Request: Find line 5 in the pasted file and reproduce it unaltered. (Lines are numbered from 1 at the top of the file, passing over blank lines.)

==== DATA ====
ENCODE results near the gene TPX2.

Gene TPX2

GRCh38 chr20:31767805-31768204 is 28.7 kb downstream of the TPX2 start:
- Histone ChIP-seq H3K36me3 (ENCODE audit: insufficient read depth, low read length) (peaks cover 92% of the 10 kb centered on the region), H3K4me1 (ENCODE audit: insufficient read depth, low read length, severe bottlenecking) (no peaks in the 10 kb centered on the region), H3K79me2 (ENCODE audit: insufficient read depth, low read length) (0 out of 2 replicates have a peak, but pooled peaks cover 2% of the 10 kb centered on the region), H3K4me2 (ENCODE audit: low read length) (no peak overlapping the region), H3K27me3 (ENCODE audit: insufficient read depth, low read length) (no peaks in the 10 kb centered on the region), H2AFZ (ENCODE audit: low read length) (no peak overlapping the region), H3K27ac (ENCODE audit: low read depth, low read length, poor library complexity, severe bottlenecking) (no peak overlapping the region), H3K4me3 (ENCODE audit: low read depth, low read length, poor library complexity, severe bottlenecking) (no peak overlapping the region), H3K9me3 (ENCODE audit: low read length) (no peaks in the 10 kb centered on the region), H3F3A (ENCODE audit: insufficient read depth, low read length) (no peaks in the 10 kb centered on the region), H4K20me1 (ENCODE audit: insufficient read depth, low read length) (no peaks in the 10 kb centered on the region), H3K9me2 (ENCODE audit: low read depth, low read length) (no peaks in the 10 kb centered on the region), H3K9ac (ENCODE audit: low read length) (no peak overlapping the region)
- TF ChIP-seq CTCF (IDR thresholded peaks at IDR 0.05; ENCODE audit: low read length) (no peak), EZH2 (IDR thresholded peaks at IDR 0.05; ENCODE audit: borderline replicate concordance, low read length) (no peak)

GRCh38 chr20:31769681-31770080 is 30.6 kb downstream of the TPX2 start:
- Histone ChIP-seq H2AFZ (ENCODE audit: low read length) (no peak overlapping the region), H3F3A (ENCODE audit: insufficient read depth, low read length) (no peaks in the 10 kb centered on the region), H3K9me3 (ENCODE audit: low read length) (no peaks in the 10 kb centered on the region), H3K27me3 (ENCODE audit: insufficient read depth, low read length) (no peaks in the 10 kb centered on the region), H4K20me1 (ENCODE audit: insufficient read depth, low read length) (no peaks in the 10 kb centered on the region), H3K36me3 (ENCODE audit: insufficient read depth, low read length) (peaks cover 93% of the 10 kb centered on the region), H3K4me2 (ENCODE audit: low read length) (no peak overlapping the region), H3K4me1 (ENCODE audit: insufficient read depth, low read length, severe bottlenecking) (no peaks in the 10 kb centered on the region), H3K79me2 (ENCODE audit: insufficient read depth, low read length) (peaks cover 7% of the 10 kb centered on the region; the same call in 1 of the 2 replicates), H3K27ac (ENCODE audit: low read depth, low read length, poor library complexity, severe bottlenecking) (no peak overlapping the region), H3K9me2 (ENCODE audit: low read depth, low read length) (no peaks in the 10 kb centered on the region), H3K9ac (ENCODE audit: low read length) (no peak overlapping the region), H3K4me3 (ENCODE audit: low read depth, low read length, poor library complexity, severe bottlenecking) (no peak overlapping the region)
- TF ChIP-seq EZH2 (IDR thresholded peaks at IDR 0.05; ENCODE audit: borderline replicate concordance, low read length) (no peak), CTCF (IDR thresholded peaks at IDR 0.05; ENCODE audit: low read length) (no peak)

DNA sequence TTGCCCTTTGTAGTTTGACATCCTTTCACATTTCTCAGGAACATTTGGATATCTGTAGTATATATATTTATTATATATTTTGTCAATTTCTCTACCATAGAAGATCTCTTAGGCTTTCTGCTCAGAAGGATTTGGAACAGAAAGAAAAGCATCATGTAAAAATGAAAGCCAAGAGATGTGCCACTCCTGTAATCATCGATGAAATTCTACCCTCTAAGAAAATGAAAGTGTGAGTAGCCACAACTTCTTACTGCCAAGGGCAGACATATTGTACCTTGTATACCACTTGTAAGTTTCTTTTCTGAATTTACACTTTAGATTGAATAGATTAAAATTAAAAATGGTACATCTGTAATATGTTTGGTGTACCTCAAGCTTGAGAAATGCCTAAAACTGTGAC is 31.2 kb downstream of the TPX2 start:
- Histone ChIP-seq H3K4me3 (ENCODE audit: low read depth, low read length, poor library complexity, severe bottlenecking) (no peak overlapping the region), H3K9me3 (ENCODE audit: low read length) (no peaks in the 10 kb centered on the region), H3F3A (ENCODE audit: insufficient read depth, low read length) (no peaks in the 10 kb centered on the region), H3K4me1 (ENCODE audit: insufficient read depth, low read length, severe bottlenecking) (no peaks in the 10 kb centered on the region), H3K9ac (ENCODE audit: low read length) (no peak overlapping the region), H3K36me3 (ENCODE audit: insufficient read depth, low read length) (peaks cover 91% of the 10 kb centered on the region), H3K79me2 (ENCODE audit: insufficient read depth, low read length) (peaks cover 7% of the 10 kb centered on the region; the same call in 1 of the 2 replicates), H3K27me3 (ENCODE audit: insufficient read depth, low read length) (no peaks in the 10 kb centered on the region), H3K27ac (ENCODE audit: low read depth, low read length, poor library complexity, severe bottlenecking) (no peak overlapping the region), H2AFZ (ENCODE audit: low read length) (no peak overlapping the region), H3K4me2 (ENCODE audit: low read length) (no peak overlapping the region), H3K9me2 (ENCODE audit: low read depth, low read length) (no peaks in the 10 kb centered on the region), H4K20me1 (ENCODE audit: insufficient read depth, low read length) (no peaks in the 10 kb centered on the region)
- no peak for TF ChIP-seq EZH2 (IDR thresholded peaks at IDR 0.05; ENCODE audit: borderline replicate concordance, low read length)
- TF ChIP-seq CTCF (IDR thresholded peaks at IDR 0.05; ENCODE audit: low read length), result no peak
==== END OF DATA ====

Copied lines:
- TF ChIP-seq CTCF (IDR thresholded peaks at IDR 0.05; ENCODE audit: low read length) (no peak), EZH2 (IDR thresholded peaks at IDR 0.05; ENCODE audit: borderline replicate concordance, low read length) (no peak)